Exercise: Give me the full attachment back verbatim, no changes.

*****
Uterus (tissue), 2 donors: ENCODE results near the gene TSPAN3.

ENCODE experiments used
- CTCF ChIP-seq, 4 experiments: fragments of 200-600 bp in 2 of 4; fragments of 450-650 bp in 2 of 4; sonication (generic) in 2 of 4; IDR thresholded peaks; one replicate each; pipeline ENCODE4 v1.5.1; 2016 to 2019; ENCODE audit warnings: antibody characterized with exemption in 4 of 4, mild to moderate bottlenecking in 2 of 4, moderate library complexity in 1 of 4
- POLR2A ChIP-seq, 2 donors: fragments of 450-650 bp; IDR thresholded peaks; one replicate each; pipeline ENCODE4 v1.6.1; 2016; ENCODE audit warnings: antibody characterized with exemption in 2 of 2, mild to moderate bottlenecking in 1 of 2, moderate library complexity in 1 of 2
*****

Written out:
Uterus (tissue), 2 donors: ENCODE results near the gene TSPAN3.

ENCODE experiments used
- CTCF ChIP-seq, 4 experiments: fragments of 200-600 bp in 2 of 4; fragments of 450-650 bp in 2 of 4; sonication (generic) in 2 of 4; IDR thresholded peaks; one replicate each; pipeline ENCODE4 v1.5.1; 2016 to 2019; ENCODE audit warnings: antibody characterized with exemption in 4 of 4, mild to moderate bottlenecking in 2 of 4, moderate library complexity in 1 of 4
- POLR2A ChIP-seq, 2 donors: fragments of 450-650 bp; IDR thresholded peaks; one replicate each; pipeline ENCODE4 v1.6.1; 2016; ENCODE audit warnings: antibody characterized with exemption in 2 of 2, mild to moderate bottlenecking in 1 of 2, moderate library complexity in 1 of 2